The History of YETI
Feb 5, 2020
The History of YETI
How much did you pay for the last cooler you bought? If you're like most people, probably no more than $30 or so. How much would you pay for a cooler? Would you pay $75 or $100? How does $400 or even upwards of $1,000 sound? If your first thought was, "No way," then you are probably new to the world of Yeti coolers.
You might not think that coolers could become an aspirational brand in the same way that other products like smart phones or cars could, but you'd be wrong. In fact, while Yeti coolers have been embraced by hunters, fishermen and general outdoors enthusiasts, they have also become a sort of status symbol alongside the state-of-the-art barbecue grill. People brag about the grizzly protection even when they live in a place when there are no grizzly bears around for hundreds of miles. Still, isn't it nice to think that if there were, you'd potentially be better prepared than Leonardo DiCaprio in "The Revenant" to ward off an attack? There's a wish fulfillment element with Yeti as there is with all popular products, but that doesn't mean there aren't great practical reasons to buy the product either.
The brothers who founded Yeti did so because they were avid outdoorsmen themselves in search of a genuinely durable cooler. Far from offering style over substance, form followed function, and Yeti is genuinely a powerhouse of a cooler. While its YouTube channel offers fun videos of how its products are tested for indestructibility, they truth is that they undergo serious stress tests at Yeti's Innovation Center that mimic the conditions under which they will be used. This includes robotic arms that test clasps, lids and zippers 20,000 times, representing a lifetime of use, and exposure to UV light, humidity and temperatures that are extremely high and low to imitate conditions ranging from the Florida Everglades to the tundra.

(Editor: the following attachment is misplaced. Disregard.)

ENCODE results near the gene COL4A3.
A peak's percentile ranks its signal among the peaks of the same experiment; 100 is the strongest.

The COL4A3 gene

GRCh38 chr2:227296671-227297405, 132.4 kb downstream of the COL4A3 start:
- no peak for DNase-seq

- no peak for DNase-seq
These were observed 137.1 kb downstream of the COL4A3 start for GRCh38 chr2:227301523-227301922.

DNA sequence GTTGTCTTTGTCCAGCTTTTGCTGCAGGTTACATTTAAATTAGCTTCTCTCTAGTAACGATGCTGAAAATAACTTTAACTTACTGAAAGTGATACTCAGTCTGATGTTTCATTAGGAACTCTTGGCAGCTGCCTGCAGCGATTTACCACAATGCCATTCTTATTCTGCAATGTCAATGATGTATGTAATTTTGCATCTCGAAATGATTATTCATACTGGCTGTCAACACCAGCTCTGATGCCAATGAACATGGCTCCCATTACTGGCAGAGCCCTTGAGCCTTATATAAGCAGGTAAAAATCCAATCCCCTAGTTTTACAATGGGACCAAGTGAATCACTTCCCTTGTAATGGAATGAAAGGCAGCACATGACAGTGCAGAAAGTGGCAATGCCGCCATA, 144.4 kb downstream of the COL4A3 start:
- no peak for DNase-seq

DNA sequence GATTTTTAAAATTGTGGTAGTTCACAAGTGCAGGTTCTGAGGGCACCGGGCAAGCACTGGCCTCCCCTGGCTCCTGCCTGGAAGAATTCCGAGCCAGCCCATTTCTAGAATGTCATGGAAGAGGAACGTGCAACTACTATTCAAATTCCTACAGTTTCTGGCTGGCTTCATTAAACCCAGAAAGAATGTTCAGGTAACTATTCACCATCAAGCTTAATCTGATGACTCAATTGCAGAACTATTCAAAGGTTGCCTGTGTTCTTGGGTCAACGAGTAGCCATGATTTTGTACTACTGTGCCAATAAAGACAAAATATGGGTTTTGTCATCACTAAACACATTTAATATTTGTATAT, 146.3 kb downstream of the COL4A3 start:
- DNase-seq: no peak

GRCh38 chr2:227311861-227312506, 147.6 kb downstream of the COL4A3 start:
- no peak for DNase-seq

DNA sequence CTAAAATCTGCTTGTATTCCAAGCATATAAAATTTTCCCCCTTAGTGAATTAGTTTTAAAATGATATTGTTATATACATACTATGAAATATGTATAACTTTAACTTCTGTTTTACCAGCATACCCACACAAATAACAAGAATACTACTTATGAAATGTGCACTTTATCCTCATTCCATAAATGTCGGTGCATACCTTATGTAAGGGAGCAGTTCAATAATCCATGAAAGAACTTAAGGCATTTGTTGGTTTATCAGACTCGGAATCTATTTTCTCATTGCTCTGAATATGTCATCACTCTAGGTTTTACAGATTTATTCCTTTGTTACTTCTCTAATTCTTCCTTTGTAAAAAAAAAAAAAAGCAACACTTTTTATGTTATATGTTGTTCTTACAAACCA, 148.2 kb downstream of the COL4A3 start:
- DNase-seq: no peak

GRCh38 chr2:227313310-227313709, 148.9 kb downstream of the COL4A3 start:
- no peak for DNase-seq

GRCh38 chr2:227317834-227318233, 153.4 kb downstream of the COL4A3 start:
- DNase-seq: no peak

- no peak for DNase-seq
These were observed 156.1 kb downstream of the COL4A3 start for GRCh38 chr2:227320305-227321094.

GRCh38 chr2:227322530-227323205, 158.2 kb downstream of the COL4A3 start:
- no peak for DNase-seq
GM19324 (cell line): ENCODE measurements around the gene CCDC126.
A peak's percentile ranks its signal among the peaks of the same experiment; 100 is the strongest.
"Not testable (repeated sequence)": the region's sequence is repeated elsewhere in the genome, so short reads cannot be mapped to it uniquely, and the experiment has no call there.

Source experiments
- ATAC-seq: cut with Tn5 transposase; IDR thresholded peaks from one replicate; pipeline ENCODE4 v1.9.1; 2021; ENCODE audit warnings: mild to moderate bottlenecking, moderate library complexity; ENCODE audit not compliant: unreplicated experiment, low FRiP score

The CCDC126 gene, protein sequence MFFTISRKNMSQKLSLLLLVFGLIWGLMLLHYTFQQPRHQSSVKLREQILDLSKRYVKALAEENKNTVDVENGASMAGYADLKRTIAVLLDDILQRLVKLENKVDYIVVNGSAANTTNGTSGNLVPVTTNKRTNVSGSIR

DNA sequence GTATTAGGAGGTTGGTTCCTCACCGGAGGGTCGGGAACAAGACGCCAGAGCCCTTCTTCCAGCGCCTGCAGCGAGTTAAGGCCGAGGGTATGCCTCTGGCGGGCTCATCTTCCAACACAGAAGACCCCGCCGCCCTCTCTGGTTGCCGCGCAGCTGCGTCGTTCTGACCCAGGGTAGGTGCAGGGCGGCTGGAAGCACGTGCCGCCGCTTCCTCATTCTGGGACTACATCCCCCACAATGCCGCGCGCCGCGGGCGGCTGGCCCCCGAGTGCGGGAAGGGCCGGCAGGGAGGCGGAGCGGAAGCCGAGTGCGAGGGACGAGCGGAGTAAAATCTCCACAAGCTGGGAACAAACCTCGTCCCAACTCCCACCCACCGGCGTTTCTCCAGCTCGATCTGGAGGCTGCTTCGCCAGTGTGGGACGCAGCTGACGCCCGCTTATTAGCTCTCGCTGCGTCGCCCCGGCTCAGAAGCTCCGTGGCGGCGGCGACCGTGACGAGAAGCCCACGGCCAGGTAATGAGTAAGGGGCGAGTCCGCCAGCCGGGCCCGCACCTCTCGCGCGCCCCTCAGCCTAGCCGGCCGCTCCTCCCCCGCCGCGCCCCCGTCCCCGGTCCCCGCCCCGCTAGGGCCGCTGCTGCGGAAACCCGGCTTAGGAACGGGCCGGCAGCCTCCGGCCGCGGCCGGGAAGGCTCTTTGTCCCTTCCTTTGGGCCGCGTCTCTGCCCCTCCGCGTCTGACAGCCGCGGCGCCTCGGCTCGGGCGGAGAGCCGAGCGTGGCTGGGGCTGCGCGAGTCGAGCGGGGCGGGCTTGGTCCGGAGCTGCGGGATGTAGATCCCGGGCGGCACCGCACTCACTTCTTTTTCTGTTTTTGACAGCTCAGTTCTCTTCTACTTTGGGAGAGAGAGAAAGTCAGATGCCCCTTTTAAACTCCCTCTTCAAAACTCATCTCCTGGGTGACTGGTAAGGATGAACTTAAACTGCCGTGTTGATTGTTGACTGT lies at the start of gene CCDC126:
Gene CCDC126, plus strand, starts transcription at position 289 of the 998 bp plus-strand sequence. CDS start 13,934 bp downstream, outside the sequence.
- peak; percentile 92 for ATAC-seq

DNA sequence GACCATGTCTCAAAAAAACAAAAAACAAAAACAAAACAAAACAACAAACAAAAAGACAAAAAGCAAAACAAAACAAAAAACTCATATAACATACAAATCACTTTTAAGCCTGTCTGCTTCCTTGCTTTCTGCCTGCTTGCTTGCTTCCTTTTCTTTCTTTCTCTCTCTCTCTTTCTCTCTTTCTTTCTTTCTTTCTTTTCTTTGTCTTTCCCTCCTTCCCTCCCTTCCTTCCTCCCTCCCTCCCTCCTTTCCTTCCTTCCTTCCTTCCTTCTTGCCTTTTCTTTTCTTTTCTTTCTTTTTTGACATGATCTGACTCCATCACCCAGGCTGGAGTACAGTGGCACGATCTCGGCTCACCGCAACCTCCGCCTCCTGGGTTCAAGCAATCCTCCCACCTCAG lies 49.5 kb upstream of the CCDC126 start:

Today, Yeti's product line is huge and includes Rambler drinkware, Sherpa jackets, Yeti mugs and much more, and it is poised to be one of the most exciting stock options in the months ahead. Where exactly did Yeti come from, and how did a couple of guys take something as utilitarian as coolers and turn them into the flagship luxury items of an entire range of high-end products?
The Making of Entrepreneurs
Looking at the background of Roy and Ryan Seiders, it is almost inevitable that they would become successful entrepreneurs. When they were still kids, their father quit his job as a high school industrial arts teacher to make Flex Coat, a fishing rod sealant he invented that is still on the market today. Making Flex Coat in the family garage, their father took Roy, Ryan and their siblings around to trade shows with him where they were first exposed to the environment in which they would someday thrive. While their initial ventures were modestly successful, with Ryan building a custom fishing rod business and Roy creating customized aluminum boats, neither of those companies prepared the brothers to expect the multi-million dollar success of Yeti.
The Early Days
The first Yeti cooler burst onto the market in 2006 when Roy and Ryan decided they wanted more durable coolers that kept ice cold for a longer time. As fishing enthusiasts themselves, they were also aware that fishermen often like to use their coolers to stand on while they are casting even though conventional coolers simply are not up to this task and tend to eventually collapse under the weight.
In fact, the brothers were on a fishing trip together when they first came up with the idea of finding coolers that were higher in quality. They were also frustrated with lids and clasps that broke easily and the generally poor construction of most coolers that meant they had to buy a new one every season. Ryan spotted a cooler made by a Thai company at a trade show that seemed close to what they were looking for in terms of durability, but neither liked the design or finish. Roy actually became an importer for the company, but he found himself increasingly frustrated by warranty issues and the improvements he thought could be made. The proceeds from that business were part of what the brothers used to begin manufacturing their own cooler with the help of a plant in the Philippines. However, they found that the costs of manufacturing their premium product meant it would have to be sold at a premium price as well.